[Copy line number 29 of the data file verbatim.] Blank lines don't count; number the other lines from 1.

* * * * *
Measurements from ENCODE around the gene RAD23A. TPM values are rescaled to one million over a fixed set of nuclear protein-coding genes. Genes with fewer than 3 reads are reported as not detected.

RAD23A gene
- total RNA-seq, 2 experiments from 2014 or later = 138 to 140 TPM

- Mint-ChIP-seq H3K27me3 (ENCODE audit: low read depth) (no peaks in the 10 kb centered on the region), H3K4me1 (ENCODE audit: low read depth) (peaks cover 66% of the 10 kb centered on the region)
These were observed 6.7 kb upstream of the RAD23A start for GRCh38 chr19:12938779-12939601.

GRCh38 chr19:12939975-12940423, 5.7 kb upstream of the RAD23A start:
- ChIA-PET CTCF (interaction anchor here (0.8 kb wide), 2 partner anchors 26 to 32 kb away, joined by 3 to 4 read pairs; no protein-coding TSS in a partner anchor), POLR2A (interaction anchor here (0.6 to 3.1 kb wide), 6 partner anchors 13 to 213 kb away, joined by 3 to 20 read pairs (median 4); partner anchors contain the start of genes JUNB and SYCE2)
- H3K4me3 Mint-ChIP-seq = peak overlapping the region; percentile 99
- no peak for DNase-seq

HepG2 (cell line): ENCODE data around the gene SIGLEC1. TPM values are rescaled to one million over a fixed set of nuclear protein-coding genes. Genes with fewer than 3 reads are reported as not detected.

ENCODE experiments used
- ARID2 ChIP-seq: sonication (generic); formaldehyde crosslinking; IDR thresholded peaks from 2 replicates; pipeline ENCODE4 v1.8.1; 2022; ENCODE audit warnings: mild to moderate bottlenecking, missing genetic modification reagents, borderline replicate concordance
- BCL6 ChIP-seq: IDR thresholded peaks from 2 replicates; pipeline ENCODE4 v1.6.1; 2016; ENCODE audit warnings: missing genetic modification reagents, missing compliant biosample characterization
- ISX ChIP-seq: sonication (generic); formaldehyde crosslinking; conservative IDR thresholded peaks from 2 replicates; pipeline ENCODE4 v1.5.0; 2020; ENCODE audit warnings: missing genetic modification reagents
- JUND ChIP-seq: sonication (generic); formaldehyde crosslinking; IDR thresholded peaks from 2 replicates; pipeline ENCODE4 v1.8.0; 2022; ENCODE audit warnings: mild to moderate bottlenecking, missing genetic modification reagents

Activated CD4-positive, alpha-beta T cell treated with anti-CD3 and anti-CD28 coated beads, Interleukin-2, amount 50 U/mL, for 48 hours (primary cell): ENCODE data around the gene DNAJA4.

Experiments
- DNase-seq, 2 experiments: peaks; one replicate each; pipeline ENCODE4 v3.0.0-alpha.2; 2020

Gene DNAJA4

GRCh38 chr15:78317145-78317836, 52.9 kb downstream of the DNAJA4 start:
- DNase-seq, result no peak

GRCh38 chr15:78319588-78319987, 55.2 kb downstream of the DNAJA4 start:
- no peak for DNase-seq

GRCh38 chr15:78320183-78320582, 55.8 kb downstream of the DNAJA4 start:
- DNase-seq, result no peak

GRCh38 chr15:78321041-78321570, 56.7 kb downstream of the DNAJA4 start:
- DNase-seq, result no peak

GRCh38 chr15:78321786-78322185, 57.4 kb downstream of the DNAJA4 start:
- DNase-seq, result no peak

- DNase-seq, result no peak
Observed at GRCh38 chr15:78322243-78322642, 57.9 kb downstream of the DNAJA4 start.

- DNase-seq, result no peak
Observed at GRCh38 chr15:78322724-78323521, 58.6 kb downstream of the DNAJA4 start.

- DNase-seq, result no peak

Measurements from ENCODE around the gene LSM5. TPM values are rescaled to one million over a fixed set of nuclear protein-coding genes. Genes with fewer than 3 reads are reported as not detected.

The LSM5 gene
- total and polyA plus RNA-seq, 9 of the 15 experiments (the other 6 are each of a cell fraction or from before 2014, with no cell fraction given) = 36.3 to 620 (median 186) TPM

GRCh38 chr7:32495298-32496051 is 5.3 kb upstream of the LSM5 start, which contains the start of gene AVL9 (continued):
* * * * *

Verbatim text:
- DNase-seq, result no peak